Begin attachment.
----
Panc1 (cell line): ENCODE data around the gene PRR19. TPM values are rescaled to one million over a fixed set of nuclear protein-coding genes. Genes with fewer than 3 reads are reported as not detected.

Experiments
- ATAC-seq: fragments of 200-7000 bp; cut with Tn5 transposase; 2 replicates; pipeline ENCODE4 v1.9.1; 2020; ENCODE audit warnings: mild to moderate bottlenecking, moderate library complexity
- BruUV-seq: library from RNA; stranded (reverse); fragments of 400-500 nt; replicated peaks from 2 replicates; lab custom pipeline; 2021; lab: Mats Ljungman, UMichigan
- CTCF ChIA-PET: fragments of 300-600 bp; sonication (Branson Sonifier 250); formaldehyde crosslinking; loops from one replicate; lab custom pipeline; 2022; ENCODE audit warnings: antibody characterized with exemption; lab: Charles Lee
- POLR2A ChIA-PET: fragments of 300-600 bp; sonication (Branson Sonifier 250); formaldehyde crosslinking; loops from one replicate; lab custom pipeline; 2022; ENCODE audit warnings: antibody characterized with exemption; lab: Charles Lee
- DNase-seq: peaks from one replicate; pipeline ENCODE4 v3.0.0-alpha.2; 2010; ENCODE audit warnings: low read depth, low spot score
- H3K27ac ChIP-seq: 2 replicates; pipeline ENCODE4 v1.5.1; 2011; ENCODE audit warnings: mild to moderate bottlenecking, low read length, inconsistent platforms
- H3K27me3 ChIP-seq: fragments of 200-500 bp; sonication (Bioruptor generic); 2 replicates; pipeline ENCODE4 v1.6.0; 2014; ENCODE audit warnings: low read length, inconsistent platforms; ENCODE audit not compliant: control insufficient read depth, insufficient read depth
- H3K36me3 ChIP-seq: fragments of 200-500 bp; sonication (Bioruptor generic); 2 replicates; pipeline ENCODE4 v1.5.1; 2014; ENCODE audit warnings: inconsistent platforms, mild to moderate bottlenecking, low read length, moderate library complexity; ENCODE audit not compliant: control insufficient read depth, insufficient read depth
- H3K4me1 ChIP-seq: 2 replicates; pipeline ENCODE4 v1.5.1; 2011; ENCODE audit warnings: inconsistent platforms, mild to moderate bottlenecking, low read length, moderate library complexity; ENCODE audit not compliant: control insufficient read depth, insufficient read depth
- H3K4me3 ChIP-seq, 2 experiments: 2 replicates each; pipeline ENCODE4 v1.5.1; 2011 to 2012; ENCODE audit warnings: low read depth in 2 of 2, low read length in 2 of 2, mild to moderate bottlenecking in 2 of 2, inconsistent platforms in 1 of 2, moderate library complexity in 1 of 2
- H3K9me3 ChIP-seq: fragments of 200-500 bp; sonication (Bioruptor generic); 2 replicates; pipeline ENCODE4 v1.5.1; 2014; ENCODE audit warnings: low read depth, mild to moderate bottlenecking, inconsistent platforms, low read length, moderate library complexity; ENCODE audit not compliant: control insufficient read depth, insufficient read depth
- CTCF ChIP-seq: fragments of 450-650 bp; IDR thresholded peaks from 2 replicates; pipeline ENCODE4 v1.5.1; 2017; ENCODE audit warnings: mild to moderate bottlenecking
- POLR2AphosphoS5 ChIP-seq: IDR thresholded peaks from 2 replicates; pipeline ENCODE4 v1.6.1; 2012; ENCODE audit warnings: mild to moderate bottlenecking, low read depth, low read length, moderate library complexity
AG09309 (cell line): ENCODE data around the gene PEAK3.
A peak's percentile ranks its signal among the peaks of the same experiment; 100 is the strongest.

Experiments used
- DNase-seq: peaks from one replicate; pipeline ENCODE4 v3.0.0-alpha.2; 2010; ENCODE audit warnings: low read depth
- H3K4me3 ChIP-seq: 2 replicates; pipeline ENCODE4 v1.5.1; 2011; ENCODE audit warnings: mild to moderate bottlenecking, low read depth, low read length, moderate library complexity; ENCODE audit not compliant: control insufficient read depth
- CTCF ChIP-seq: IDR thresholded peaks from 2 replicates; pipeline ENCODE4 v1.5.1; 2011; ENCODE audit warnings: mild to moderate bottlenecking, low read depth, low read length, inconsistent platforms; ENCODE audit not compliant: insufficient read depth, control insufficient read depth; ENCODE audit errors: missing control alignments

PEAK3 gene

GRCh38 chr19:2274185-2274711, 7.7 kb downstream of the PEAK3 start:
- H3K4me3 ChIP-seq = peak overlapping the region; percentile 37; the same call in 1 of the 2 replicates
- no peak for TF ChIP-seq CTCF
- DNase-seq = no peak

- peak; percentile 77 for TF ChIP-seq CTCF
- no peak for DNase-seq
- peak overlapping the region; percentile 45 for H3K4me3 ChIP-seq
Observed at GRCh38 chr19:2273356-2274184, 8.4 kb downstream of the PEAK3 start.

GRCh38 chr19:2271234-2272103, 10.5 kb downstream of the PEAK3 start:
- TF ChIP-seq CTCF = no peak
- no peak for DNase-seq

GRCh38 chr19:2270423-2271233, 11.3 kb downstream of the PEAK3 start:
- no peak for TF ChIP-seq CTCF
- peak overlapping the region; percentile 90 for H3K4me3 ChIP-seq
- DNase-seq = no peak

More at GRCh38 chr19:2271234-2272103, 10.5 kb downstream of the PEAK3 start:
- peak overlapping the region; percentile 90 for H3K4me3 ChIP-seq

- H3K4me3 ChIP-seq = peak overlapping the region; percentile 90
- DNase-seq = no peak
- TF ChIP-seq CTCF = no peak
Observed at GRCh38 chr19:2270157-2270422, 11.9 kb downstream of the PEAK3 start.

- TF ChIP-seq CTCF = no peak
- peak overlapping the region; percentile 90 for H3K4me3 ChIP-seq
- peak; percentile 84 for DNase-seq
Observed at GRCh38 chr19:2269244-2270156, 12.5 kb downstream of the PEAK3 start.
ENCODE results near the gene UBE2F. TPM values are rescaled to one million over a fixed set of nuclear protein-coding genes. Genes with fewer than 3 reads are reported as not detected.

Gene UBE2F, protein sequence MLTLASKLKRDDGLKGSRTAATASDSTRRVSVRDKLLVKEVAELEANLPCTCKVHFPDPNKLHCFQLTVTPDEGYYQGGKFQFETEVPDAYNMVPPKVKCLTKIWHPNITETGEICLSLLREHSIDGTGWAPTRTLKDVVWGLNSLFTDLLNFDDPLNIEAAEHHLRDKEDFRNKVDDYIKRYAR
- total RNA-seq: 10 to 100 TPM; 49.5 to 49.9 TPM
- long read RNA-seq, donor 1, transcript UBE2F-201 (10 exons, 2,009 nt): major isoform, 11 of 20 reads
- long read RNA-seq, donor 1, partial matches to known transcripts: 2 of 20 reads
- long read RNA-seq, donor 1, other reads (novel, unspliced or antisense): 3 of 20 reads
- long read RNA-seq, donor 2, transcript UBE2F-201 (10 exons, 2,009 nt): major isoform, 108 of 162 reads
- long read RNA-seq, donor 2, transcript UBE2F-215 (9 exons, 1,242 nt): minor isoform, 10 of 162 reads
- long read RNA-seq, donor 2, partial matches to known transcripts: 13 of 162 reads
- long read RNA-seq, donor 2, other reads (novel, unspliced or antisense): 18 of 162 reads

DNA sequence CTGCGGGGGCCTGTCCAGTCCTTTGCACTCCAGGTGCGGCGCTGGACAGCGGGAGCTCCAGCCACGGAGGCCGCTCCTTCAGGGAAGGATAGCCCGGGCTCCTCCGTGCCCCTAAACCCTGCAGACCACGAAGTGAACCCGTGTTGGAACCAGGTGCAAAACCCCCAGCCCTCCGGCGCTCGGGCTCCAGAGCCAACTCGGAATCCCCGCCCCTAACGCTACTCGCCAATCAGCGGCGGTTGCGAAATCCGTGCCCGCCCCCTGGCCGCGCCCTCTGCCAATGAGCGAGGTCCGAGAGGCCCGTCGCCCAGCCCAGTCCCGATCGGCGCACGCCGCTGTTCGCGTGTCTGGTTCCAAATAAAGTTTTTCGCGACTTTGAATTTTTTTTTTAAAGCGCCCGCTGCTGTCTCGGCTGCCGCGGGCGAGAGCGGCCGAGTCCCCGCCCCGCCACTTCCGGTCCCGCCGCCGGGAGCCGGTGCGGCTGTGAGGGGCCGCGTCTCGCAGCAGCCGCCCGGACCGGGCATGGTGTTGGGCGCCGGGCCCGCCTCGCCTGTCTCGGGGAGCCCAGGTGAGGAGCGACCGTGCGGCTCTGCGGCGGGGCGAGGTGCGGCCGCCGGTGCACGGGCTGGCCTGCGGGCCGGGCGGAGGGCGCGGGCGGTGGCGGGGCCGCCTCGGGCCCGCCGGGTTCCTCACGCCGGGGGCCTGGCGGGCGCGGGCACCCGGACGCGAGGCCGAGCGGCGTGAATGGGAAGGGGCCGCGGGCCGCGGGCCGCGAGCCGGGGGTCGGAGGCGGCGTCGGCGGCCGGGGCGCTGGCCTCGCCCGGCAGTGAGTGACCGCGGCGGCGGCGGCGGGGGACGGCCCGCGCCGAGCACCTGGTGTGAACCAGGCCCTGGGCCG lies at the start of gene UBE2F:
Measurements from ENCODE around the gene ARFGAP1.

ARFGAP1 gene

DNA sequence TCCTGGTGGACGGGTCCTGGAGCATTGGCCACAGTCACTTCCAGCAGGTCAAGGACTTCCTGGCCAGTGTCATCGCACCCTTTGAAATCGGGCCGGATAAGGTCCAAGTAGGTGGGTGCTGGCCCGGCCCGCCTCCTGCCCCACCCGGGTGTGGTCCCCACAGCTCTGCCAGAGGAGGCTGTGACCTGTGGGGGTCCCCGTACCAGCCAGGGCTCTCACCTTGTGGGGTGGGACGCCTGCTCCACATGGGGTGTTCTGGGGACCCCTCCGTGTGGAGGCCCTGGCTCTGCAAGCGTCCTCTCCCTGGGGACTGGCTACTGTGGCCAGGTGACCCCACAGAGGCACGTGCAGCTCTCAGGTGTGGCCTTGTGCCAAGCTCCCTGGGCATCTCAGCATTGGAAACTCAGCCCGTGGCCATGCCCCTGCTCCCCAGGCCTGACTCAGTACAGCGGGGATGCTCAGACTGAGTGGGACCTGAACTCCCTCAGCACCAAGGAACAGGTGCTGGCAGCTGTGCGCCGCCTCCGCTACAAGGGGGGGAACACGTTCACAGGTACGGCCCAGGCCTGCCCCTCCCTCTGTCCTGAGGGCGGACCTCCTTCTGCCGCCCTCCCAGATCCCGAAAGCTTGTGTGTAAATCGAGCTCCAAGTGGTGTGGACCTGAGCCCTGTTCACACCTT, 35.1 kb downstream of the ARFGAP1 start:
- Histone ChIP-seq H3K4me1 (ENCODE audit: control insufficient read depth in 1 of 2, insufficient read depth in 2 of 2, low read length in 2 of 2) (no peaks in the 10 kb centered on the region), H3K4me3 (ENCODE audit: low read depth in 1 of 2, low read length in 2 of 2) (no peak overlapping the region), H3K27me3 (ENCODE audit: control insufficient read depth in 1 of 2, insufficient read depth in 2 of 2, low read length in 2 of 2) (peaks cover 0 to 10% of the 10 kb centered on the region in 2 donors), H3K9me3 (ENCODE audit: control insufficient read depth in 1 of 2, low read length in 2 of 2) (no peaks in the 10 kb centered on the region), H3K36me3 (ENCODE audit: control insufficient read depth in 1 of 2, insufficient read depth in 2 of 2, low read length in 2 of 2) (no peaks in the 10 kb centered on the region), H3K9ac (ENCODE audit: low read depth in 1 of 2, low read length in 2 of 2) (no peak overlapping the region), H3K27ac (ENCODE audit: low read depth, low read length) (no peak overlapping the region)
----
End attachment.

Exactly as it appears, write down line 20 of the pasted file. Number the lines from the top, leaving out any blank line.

- H3K4me3 ChIP-seq: 2 replicates; pipeline ENCODE4 v1.5.1; 2011; ENCODE audit warnings: mild to moderate bottlenecking, low read depth, low read length, moderate library complexity; ENCODE audit not compliant: control insufficient read depth